In Norse mythology, Valhalla was a hall located in Asgard where you’d spend the rest of your days alongside the rest of the Aesir gods in service of Odin, awaiting Ragnarok when the time would come to protect Asgard. Decorated warriors who died in glorious combat roamed the halls, and the souls of these warriors were led to Valhalla by the Valkyries. I don’t know what that’s got to do with AMD’s next generation of Ryzen processors, but Valhalla is the platform’s new codename.
Discovered by redditor /u/spikepwnz when examining a new UEFI version for Biostar’s X470GT8 motherboard, the codename appears on the Common Options section for the processor settings as “Valhalla Common Options”. Normally this is just “Zen Common Options” because that’s the name of the architecture, so Valhalla could refer to both the architecture’s codename as well as a new codename for the full platform. This entry starts at 0x1A2F7.
The rest of the CBS setup menu for the platform can be viewed here in this Paste, and there are several Valhalla references in there. Scrolling down to the options that control core counts reveal that the menu options allow for disabling all but two cores, but the language has changed from “CCX” or “Core Complex” to “CCD”, which refers to AMD’s compute core die design where you have one die controlling all the chip’s I/O and connectivity, and the other dies are the actual cores. This entry starts at 0X1b171.
While there are options to control up to eight CCDs in the BIOS menu, that’s probably code copied from AMD’s Rome platform which has up to eight CCDs. Just below the first entry where you can control disabling up to six CCDs, there’s a second set of entries with controls for up to four CCDs. These settings will be applicable to AMD’s Threadripper platform that will also eventually run Zen 2/Valhalla chips, with a massive I/O die and up to four chiplets.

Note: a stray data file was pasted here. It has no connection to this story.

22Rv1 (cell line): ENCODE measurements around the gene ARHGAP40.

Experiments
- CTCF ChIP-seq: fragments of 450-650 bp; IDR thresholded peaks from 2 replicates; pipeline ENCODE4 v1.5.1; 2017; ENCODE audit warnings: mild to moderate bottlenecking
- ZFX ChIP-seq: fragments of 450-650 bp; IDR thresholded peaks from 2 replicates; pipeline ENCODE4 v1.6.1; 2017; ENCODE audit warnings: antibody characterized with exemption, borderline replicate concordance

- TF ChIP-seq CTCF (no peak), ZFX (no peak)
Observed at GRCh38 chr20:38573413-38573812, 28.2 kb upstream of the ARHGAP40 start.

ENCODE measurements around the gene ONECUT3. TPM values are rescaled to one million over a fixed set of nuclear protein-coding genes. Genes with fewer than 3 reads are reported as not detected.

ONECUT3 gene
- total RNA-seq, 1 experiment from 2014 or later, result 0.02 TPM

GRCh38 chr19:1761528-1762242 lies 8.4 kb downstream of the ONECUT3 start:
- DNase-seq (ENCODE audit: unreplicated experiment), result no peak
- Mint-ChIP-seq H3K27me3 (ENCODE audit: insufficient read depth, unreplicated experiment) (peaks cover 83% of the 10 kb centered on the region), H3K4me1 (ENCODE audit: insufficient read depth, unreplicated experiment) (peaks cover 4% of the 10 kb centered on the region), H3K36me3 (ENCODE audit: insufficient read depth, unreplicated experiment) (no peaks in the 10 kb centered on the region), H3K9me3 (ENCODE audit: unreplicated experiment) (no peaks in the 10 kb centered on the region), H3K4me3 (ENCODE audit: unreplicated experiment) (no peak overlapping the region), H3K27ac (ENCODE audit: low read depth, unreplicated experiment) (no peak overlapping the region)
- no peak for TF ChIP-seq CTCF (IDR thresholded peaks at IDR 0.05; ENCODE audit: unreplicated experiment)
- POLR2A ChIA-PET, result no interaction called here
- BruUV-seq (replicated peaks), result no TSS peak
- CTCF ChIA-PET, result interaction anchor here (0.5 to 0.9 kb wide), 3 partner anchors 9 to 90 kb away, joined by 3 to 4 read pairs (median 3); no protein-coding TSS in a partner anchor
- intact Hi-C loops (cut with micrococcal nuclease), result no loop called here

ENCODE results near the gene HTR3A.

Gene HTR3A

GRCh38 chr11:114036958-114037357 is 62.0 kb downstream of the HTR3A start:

In one of the much longer menus relating to managing CCDs, AMD also disables CCDs in a particular manner. They are arranged in order starting with CCD 0; 3; 1; 4; 2; 5; 6; and 7. We don’t yet know how AMD numbers CCDs in Rome, but this may help identify how AMD prioritises the chiplets
Along with the new options and setup for these UEFI images, there’s also a new AGESA version for AMD’s chip family running on Socket AM4, called AGESA 0070. The previous AGESA version was 126.96.36.199a, so this signifies another big change to how the platform will work when running a Ryzen 3000 series processor, because the memory controllers are separated from the processor’s cores for the first time in over a decade. There needs to be a new way of talking to RAM that still maintains backwards compatibility with the platform and with older X300-series motherboards.
In terms of which vendors are ready for the release of Ryzen 3000 series chips, the following all have beta UEFI images with AGESA 0070 for their motherboards:
ASRock and Gigabyte are a bit behind, neither one having released beta UEFI images for their motherboards. This might signal that a launch is imminent, and the rumour mill has been telling enthusiasts to expect a late April or early May launch for Ryzen 3000. All’s quiet on the Threadripper platform, which means we’ll see a launch for the third gen Threadripper processors after 2H 2019.
Last Updated: March 15, 2019